Removed poetical section - non encyclopic?[edit]

I removed an entire section from the article because it seems to me to be non-encyclopedic. Here is the original text for archival purposes:


Radia Perlman, the inventor of the algorithm, summarized it in a poem titled "Algorhyme"
(adapted from "Trees", by Joyce Kilmer):

I think that I shall never see
A graph more lovely than a tree.
A tree whose crucial property
Is loop-free connectivity.
A tree which must be sure to span
So packets can reach every LAN.
First the Root must be selected
By ID it is elected.
Least cost paths from Root are traced
In the tree these paths are placed.
A mesh is made by folks like me
Then bridges find a spanning tree.

You can listen to the author of STP playing on piano and her daughter Dawn Perlner (voice) performing at MIT's Lincoln Laboratory, a musical version of the poem, set by the author's son Ray Perlner, which can be downloaded from NetworkWorld Podcasts Section[1].


Triddle 00:38, 29 September 2007 (UTC)


There is no mention of Cisco's PortFast STP optimization in this article or elsewhere on Wikipedia. My understanding is that when enabled, PortFast puts a port into forwarding mode immediately after link is established. This gives end stations immediate connectivity at the expense of the possibility of a brief storm if the connection results in a loop. I believe the PortFast option was incorporated into the RSTP enhancement but I need someone to verify this before editing the article. Meanwhile, I've removed recent edit claiming that Blocking is the initial state for STP. While the statement is true for the original 802.1D, it needs some qualification given the above. --Kvng (talk) 13:31, 25 August 2008 (UTC)

Not an OSI protocol[edit]

The first sentence is highly misleading as STP is not an OSI protocol at all. I suggest to reword it to reflect that if described by the OSI model then STP falls into the data link layer. --Pgallert (talk) 10:23, 6 February 2009 (UTC)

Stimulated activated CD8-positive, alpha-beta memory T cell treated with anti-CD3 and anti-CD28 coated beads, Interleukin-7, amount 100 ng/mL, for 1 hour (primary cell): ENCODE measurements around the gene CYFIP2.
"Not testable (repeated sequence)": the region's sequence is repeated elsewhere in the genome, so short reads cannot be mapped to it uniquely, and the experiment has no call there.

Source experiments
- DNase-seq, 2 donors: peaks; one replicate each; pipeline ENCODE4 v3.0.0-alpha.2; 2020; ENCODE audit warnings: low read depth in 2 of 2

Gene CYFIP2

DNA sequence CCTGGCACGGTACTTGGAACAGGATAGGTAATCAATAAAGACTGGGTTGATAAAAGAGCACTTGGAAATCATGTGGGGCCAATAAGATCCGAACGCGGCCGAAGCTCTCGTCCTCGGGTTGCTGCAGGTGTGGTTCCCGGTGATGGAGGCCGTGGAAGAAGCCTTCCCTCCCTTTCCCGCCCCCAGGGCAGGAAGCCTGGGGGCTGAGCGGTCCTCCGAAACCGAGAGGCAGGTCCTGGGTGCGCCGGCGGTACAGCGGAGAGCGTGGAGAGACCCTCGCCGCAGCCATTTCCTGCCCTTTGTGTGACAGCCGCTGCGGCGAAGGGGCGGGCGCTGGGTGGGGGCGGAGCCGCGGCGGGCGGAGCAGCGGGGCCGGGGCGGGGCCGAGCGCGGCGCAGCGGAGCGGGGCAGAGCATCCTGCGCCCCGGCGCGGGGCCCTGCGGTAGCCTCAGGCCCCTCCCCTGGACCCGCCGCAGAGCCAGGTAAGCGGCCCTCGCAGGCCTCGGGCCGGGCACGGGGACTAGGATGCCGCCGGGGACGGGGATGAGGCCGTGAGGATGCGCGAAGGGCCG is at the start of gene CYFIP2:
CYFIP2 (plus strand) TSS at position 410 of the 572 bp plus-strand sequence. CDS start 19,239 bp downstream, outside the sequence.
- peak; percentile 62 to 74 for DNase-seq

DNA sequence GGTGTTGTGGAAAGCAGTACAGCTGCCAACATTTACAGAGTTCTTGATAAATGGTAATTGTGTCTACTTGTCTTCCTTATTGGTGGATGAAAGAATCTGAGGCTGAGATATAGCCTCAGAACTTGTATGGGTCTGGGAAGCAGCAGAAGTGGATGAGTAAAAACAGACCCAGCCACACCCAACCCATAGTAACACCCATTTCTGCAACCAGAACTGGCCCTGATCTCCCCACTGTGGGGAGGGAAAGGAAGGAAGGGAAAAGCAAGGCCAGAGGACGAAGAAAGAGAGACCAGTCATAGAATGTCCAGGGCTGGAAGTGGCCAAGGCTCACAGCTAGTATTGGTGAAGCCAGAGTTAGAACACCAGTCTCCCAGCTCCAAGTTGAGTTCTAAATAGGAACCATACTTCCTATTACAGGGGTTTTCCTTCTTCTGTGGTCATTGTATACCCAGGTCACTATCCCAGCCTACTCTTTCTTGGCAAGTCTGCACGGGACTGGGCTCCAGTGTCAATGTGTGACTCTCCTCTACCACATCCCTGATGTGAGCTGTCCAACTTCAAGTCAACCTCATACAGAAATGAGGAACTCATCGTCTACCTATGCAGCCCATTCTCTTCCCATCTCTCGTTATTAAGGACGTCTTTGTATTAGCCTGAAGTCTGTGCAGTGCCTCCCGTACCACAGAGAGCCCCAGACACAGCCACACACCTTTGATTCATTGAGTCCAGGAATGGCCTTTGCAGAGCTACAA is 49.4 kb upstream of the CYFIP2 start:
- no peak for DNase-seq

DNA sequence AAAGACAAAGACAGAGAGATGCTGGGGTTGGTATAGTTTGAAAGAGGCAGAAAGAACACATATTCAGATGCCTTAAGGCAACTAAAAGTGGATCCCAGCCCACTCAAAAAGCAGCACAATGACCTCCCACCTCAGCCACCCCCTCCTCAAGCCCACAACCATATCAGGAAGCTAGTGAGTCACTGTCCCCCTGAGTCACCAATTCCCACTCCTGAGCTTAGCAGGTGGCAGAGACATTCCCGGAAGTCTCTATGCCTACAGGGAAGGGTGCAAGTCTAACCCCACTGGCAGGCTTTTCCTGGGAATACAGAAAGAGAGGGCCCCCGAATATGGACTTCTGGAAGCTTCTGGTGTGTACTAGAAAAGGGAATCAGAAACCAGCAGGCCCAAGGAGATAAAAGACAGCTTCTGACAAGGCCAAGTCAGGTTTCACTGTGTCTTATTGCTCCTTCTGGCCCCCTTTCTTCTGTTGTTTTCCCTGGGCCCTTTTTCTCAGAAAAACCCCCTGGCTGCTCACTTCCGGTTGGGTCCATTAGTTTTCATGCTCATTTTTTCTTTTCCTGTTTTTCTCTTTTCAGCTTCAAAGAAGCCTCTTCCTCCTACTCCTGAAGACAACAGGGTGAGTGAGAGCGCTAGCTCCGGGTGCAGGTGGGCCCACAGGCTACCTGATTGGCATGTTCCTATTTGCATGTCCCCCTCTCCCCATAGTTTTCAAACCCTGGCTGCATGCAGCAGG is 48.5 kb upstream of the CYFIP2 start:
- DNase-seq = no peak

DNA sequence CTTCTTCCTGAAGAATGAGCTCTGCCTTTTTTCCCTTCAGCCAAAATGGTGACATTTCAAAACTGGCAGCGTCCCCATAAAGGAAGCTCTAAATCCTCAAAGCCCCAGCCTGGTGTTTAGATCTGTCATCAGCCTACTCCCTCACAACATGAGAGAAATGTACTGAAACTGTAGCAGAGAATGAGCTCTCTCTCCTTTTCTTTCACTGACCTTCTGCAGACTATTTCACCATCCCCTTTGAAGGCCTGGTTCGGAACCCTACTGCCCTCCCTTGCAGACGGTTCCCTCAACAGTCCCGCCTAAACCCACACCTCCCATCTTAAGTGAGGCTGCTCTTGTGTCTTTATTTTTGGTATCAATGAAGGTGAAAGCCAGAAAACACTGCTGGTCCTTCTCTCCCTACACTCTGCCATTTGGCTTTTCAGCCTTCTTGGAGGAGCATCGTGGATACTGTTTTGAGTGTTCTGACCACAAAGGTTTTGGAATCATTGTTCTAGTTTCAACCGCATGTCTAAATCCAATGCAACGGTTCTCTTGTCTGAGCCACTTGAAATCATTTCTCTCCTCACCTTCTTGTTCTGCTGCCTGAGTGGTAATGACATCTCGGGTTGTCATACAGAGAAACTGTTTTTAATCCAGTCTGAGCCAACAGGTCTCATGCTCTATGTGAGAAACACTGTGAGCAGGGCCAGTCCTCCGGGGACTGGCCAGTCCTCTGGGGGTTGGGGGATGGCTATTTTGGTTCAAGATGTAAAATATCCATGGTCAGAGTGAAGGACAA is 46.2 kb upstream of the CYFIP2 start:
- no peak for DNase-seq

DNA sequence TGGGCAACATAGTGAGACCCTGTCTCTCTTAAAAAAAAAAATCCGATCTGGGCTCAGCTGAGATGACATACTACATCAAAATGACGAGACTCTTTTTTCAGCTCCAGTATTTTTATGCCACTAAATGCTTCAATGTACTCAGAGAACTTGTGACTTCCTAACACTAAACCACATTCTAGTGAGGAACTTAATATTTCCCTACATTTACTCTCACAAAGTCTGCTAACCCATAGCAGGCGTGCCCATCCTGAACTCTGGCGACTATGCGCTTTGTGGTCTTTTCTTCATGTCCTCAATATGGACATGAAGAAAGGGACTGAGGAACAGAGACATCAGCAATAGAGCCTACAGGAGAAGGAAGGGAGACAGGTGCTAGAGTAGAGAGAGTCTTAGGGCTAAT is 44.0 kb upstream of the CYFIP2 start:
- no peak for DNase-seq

Agree ; I've removed the reference to the data link layer as dubiously helpful. Skandha101 • 19:47, 29 July 2011 (UTC)

Brocade PVST and Cisco PVST[edit]

I've removed a clause saying that Brocade supports PVST. It is probably untrue that all Brocade products support PVST, but more importantly, I cannot confirm that the Brocade PVST is the same as the proprietary PVST described in the wikipedia article, or that it interoperates with Cisco. The source listed says nothing about Cisco.

 Original line: Both PVST and PVST+ protocols are Cisco proprietary protocols and they cannot be used on most 3rd party switches, 
 although Brocade supports PVST[1] 

Skandha101 • 19:42, 29 July 2011 (UTC)

Actually, Brocade (Foundry) switches support PVST+ and interoperate with PVST. Per the "Brocade MLX Series and NetIron Family Configuration Guide, r05.2.00b"...

PVST or PVST+ compatibility
Brocade’s support for Cisco’s Per VLAN Spanning Tree plus (PVST+) allows the Brocade device to run multiple spanning trees (MSTP) while also interoperating with IEEE 802.1Q devices1. Ports automatically detect PVST+ BPDUs and enable support for the BPDUs once detected. When it is configured for MSTP, the Brocade device can interoperate with PVST.

Overview of PVST and PVST+
Per VLAN Spanning Tree (PVST) is a Cisco proprietary protocol that allows a Cisco device to have multiple spanning trees. The Cisco device can interoperate with spanning trees on other PVST devices but cannot interoperate with IEEE 802.1Q devices. An IEEE 802.1Q device has all its ports running a single spanning tree. PVST+ is an extension of PVST that allows a Cisco device to also interoperate with devices that are running a single spanning tree (IEEE 802.1Q). The PVST+ support allows the Brocade device to interoperate with PVST spanning trees and the IEEE 802.1Q spanning tree at the same time.

Similar language appears in the "FastIron Configuration Guide, 07.3.00"

Hank Massey (BCNE, CCNA) — Preceding unsigned comment added by Hjmassey (talkcontribs) 22:28, 24 January 2012 (UTC)

STP Port Status Times[edit]

It doesn't mention that the time each port stays in each status for. Blocking 20sec, Listening 15sec, Learning 20sec. 09:46, 15 May 2014 (UTC) — Preceding unsigned comment added by (talk)

SSTP: Single Spanning Tree Protocol[edit]

My new Brocade switches support something called Single Spanning Tree Protocol. I don't see any information about that here.
It appears to break links on our Cisco Catalyst 6500 router whenever it detects a new device.

Yakatz (talk) 00:40, 11 June 2015 (UTC)

  1. ^ "Brocade BigIron RX Series". Brocade. Retrieved 23 June 2011.